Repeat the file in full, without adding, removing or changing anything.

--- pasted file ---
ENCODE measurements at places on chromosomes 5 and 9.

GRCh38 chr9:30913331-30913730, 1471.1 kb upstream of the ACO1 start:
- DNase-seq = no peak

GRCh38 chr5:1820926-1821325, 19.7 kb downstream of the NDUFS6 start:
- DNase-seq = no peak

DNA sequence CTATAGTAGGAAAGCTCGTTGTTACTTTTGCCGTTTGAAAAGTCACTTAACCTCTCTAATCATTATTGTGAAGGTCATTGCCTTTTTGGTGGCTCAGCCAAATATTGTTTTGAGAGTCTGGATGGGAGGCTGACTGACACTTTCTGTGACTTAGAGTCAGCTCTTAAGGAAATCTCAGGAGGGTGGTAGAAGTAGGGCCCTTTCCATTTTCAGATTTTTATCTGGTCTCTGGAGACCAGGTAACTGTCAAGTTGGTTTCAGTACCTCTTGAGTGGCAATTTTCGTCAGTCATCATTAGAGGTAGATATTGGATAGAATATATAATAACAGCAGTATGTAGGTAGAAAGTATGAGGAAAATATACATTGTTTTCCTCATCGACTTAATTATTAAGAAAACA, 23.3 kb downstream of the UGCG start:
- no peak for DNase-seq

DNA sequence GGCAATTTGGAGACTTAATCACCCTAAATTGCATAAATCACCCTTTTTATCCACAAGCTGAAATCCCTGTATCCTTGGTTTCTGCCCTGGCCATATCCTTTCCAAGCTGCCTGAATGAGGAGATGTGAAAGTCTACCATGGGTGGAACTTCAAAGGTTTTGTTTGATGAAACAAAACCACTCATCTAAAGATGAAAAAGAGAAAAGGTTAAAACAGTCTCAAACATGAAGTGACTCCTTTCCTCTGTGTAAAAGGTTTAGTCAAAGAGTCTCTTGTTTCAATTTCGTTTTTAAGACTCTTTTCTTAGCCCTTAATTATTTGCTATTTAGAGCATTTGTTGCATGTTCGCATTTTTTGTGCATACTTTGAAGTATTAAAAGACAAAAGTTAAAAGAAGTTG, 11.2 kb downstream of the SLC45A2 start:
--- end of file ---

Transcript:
ENCODE measurements at places on chromosomes 5 and 9.

GRCh38 chr9:30913331-30913730, 1471.1 kb upstream of the ACO1 start:
- DNase-seq = no peak

GRCh38 chr5:1820926-1821325, 19.7 kb downstream of the NDUFS6 start:
- DNase-seq = no peak

DNA sequence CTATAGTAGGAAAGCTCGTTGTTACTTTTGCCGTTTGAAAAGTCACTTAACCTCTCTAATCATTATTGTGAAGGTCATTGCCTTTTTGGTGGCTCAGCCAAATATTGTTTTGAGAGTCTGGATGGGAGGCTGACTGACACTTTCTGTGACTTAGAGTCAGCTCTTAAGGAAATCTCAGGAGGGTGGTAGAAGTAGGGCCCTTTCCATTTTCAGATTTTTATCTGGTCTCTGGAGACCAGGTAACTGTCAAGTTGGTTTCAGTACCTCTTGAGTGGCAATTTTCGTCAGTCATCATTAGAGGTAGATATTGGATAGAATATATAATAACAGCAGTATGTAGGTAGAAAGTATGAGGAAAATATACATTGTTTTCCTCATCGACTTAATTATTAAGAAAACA, 23.3 kb downstream of the UGCG start:
- no peak for DNase-seq

DNA sequence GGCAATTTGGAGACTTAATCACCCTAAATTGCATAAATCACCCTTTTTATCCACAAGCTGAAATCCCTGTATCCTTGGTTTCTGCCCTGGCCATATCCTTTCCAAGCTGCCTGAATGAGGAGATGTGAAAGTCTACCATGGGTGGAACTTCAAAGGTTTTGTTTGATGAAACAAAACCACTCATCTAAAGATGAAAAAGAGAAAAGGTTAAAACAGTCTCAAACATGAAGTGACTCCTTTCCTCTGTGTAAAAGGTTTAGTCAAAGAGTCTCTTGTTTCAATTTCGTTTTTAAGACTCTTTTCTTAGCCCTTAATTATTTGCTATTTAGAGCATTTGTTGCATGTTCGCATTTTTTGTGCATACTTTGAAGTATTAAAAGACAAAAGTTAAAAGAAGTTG, 11.2 kb downstream of the SLC45A2 start: